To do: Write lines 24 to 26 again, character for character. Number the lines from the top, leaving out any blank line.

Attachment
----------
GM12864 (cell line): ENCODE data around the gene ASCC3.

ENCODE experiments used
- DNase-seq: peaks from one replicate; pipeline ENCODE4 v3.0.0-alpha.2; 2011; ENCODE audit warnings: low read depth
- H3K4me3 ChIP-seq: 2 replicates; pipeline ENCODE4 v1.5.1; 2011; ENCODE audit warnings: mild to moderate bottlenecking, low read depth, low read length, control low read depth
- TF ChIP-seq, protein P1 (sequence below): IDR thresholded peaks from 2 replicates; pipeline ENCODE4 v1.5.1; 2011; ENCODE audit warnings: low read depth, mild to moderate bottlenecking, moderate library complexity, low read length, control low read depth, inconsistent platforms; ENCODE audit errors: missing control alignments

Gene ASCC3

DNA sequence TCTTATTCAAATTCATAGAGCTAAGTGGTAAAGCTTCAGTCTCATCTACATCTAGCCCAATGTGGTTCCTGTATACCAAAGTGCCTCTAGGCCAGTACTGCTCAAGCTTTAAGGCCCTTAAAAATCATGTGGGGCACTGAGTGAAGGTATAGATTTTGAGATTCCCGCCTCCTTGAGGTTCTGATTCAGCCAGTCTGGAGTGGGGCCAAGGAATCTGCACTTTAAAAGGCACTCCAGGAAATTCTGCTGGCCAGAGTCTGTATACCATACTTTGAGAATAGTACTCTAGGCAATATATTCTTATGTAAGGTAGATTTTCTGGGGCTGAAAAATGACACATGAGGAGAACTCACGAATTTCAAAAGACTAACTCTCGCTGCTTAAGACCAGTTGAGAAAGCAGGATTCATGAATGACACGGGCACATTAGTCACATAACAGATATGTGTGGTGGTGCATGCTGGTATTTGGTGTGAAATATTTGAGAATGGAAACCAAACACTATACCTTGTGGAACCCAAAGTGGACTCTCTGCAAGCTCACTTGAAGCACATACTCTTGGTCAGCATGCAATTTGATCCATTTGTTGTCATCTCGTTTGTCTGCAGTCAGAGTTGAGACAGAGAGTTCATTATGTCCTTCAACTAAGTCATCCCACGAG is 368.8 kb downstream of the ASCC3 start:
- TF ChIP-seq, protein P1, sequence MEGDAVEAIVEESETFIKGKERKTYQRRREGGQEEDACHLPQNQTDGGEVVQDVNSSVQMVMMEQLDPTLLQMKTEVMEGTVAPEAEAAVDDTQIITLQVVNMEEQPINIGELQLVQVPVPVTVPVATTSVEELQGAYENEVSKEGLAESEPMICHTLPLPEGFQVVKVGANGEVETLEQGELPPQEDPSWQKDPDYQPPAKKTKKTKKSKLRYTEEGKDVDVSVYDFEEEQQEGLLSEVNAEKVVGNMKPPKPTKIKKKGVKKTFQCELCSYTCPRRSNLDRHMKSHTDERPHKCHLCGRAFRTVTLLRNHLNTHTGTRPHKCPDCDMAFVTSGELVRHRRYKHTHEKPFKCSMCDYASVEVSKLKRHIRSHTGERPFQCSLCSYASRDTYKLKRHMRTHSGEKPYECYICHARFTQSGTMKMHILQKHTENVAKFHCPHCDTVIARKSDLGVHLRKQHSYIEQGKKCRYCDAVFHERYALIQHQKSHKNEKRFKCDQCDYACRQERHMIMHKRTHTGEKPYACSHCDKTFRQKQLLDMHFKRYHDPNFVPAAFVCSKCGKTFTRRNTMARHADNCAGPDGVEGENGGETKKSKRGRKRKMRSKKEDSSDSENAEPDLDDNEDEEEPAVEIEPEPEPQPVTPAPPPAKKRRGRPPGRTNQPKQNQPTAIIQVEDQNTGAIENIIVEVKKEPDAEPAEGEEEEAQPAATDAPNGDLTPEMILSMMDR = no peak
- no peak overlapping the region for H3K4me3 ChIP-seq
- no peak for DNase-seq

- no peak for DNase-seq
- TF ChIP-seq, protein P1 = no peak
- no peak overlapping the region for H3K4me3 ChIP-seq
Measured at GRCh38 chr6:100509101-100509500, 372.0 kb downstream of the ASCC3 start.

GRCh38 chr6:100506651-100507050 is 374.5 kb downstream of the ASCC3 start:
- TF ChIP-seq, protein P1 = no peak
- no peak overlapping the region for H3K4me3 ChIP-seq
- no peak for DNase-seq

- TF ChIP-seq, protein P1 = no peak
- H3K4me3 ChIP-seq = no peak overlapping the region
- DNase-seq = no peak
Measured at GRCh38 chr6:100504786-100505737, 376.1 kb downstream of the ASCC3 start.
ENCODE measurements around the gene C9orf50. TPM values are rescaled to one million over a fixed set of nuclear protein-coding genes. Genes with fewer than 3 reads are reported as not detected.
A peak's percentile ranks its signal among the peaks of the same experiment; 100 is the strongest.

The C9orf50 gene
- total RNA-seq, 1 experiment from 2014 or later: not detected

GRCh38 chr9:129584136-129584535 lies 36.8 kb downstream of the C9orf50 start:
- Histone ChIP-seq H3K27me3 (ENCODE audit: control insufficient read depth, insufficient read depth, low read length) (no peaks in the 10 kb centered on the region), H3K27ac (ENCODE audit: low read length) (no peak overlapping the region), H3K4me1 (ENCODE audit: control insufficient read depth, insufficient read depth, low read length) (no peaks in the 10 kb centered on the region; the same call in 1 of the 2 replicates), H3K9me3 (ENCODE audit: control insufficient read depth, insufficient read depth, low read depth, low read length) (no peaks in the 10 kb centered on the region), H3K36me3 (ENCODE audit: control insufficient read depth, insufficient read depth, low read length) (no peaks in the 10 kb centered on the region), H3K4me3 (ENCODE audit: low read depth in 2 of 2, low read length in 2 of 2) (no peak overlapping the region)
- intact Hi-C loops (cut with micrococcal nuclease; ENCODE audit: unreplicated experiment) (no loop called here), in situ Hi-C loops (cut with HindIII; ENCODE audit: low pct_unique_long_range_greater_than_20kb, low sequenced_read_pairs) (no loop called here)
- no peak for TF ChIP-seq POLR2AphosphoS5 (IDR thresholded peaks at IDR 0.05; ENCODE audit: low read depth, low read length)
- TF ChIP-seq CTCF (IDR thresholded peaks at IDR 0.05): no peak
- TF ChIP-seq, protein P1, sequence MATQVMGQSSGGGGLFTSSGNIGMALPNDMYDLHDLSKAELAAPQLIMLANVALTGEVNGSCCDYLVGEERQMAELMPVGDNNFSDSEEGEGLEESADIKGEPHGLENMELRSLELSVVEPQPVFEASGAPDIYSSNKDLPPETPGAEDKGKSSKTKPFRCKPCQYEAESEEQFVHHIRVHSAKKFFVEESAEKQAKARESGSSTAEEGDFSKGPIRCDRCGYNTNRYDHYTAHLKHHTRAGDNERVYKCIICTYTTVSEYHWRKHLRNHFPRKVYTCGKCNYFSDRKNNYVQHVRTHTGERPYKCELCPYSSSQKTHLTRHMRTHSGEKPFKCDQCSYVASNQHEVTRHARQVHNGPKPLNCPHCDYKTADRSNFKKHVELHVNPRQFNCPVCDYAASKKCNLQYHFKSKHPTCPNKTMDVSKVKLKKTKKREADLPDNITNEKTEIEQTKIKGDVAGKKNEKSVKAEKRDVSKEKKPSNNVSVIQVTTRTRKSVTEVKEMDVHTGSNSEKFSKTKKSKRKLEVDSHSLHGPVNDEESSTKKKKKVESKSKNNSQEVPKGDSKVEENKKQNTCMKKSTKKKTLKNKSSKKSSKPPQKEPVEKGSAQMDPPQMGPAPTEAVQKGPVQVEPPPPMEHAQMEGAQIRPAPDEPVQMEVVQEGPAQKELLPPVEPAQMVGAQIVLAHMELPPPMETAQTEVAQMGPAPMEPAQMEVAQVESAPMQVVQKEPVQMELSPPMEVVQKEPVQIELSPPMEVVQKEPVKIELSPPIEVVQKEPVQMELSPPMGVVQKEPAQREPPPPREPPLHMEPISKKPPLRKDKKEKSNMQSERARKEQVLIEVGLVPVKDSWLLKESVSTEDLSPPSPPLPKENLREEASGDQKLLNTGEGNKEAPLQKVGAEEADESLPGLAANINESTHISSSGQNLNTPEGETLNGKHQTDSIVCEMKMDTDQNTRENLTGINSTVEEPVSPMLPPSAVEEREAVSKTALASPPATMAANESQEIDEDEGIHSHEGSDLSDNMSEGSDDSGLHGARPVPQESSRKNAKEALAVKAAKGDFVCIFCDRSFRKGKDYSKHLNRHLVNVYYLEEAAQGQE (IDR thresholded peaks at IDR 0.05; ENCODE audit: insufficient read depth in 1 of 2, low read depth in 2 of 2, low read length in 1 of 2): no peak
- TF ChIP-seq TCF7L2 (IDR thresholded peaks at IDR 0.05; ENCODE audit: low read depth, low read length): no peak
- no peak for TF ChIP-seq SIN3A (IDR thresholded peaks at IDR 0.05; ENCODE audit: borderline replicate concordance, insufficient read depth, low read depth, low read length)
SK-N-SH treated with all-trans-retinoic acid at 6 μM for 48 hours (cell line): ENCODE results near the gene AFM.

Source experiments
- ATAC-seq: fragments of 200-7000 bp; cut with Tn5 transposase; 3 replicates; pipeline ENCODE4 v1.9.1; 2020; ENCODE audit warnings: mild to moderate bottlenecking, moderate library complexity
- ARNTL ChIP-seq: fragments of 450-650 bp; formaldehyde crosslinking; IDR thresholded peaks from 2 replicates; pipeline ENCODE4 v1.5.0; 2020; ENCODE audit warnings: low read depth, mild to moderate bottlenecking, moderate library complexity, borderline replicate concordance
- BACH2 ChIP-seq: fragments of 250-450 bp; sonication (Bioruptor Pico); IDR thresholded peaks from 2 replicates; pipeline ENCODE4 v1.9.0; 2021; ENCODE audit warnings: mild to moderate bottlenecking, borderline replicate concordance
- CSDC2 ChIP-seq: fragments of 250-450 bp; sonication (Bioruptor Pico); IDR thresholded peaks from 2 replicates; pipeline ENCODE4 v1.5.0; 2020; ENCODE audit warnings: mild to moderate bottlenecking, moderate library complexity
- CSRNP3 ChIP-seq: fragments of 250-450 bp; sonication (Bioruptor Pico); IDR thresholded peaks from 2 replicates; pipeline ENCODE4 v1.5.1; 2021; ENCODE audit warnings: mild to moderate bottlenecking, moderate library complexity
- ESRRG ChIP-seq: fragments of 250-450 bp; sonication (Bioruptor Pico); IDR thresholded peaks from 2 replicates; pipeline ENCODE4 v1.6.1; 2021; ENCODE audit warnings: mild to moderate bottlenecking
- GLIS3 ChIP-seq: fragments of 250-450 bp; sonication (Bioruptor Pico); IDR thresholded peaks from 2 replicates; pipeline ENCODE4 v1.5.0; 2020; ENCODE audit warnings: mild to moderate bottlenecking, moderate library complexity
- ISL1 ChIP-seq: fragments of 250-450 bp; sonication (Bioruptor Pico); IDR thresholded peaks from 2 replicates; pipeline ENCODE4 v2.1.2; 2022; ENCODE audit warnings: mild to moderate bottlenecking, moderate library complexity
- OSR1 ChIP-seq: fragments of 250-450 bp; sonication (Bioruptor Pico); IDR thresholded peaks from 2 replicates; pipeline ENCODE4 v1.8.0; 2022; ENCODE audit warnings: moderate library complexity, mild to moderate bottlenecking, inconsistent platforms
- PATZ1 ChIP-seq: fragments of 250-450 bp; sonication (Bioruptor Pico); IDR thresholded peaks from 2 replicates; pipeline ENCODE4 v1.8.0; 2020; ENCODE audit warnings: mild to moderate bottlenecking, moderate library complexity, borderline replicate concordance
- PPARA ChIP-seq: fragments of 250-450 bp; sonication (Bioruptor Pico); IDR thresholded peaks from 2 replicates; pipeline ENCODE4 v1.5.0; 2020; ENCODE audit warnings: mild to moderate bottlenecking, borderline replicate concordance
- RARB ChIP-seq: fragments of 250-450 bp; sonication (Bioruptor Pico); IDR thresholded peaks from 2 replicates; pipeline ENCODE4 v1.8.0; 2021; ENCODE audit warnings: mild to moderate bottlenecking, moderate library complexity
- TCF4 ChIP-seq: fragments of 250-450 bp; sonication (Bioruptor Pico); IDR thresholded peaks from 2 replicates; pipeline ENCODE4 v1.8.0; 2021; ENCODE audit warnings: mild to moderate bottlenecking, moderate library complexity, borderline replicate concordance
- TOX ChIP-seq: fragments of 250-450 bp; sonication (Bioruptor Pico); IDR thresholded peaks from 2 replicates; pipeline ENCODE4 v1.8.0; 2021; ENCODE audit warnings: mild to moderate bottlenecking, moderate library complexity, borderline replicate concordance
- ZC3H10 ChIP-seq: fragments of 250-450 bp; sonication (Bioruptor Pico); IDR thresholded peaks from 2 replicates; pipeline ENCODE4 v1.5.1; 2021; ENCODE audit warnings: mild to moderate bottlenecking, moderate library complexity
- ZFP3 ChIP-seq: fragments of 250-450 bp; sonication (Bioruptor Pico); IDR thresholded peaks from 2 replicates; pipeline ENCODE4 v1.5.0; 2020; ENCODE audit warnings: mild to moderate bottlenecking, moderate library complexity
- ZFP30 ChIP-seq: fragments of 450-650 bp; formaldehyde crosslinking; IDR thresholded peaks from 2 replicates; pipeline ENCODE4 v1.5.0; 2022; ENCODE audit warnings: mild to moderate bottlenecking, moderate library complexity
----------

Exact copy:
A peak's percentile ranks its signal among the peaks of the same experiment; 100 is the strongest.

The C9orf50 gene
- total RNA-seq, 1 experiment from 2014 or later: not detected